NMT addresses trigger points by finding and relieving these highly irritated points, which cause localized as well as referred pain in the body, through trigger point therapy. This process works through the many layers inherent in the chronic holding often associated with a trigger point, again trying to minimize the level of pain for the client during the process. Often, the extreme tension in a trigger point will make it numb to touch at first, but with continued working through the layers of tension, the point “wakes up” and becomes sensitive to touch. Here, with the right amount of compression and the right timing, deep layers of the trigger point can be released, lessening or getting rid of the referral pain pattern that was there. For example, when a trigger point in the upper trapezius muscle is active, it refers pain into the head and temples, causing a headache. Using trigger point therapy in the upper trapezius within the client’s comfort level can reduce the activity of the referral by decreasing the size and severity of the point, thus eliminating the referral pain. I’ve found that this type of headache pain caused by tension in the shoulders responds best to this direct approach of NMT. After this kind of deep flushing work, I usually end with a stretch, to help elongate muscle tissue that has been consistently contracted for a long time. This technique allows the client to not only experience relief from referral pain caused by a trigger point, but also to work on postural issues from a more neutral and beneficial place.
Nerve entrapment/compression syndromes are addressed by trying to locate the possible site of impingement and by looking at the range of motion of joints all over the body. The range of motion of joints helps to determine if there is a decrease in normal function, what it might be caused by, if it can be increased and what musculature can be worked to allow for release as well as increase in range of motion. Unique to NMT is a resisted stretch, called a muscle energy technique, that allows for an increase in the range of motion by working with the neurons in the tendons of muscles, “reminding” the muscles that they can be longer without causing damage or instability in the body. Through thorough training and study of impingement/compression syndromes, an NMT practitioner can free nerve entrapments that come from soft tissue impingement, help educate a client about how to maintain healthy movement in joints through proper stretching and maintenance, and help identify when it becomes necessary to refer a client on to another practitioner (if it’s spine-related, for example). Neuromuscular massage addresses postural distortions and biomechanical dysfunctions through a focus on client education. So many of us get so used to moving through the activities of our daily lives that we no longer notice how we sit, stand or move through space; here, a little education goes an incredibly long way. By understanding the biomechanics of the body as well as the physical structure, a neuromuscular therapist can explain what a healthy body wants and how imbalances and the resulting dysfunction can stress the body, leading to any number of issues. By increasing awareness and by client and therapist working together, education matched with a desire to make positive changes is one of the most effective kinds of treatment available.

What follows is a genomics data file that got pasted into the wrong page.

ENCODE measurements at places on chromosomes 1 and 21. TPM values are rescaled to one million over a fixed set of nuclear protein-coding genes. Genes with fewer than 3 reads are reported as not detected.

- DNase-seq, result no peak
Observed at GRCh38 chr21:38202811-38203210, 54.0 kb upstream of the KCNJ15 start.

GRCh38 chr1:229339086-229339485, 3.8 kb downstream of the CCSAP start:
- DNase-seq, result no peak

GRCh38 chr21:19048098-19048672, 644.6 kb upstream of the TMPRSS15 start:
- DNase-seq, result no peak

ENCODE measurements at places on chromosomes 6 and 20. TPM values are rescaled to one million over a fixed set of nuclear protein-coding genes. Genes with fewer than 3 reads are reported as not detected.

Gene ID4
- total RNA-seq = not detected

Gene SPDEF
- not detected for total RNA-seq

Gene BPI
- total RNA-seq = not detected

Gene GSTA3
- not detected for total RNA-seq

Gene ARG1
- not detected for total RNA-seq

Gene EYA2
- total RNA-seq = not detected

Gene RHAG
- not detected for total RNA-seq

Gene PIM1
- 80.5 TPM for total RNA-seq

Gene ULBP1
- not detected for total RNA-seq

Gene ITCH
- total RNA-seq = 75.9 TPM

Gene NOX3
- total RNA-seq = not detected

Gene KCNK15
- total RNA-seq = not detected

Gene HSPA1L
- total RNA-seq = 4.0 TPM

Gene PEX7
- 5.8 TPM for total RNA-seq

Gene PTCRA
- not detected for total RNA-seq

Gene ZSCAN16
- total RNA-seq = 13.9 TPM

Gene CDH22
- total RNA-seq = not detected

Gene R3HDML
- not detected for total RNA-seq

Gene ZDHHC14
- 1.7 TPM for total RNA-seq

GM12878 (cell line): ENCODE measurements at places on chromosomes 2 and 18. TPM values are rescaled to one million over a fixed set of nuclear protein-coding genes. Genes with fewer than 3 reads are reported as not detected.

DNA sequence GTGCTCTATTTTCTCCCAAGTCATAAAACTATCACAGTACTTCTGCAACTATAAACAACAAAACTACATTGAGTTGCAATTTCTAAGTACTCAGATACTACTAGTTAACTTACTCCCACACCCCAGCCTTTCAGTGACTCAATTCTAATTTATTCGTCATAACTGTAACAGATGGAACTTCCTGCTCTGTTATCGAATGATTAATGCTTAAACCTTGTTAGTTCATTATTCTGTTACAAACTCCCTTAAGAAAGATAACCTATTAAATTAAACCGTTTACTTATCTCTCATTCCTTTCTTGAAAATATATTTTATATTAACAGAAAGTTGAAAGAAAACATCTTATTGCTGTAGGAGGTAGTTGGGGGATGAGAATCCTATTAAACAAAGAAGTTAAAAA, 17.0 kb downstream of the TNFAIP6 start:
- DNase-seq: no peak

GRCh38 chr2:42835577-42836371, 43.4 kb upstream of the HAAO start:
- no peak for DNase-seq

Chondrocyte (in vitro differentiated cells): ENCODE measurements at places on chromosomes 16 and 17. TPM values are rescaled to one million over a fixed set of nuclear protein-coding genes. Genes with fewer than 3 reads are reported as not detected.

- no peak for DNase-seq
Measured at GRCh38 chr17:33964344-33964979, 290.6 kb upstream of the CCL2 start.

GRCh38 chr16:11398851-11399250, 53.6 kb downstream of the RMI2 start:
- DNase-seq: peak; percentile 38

Understanding the difference between massage therapy and neuromuscular massage should help when it comes time to decide what kind of therapy is right for you and for what you hope to achieve. Neuromuscular therapists not only have an advanced understanding of the body, the systems and their delicate interplay, but also possess a solid understanding of the techniques of NMT and their practical application. The principle of NMT is not only to reduce and eliminate pain, but to restore function and to educate clients about what they can do at home to help keep their progress moving forward. To involve clients in their own healing is a foundational element in NMT, and has proven to help keep clients active in their progress as well as more informed about their body in general. NMT has a long and bright future ahead of us, helping to educate people and affect change for the better, joining forces with anatomy and physiology to create a more holistic, informative approach to living a healthy life.
To learn more about the history of NMT, read this article by Judith Walker Delany, LMT.
To learn more about how NMT differs from deep-tissue massage, read the glossary section at the American Massage Therapy Association’s Web site.
- Posted November 28, 2006